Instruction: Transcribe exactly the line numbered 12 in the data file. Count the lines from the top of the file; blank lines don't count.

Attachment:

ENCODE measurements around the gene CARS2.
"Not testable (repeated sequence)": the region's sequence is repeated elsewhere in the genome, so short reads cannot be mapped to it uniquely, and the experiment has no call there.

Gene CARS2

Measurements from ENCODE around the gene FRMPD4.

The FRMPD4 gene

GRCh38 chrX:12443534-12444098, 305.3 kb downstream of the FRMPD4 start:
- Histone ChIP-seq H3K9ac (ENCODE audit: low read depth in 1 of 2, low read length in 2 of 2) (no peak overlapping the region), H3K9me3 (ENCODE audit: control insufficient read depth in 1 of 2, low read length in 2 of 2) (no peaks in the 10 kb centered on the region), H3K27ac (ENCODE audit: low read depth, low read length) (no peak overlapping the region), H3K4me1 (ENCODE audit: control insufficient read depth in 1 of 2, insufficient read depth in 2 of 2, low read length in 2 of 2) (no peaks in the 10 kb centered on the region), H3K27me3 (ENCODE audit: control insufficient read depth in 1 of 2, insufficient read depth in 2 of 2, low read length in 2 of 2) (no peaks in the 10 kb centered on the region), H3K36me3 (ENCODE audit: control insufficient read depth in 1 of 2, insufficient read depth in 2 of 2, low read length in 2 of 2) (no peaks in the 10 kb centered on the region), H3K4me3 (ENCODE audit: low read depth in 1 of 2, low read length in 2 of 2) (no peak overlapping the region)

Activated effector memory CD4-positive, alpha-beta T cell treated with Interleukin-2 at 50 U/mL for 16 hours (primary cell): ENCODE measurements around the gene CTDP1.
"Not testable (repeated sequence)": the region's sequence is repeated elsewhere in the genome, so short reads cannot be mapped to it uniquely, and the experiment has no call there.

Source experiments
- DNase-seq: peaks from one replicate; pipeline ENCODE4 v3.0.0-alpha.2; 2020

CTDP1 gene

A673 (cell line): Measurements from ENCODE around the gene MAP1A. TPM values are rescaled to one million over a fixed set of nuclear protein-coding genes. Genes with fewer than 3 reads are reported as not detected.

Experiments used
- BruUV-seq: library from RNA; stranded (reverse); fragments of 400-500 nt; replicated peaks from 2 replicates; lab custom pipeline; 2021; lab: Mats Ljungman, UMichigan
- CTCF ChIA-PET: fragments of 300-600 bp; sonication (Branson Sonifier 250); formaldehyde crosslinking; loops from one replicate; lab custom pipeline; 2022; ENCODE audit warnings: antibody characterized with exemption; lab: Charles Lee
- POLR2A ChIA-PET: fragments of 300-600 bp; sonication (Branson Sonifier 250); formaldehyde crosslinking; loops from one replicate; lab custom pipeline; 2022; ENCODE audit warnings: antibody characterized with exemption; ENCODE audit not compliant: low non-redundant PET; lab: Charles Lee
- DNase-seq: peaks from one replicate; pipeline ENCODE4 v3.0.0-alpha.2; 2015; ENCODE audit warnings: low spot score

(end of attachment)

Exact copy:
CTDP1 gene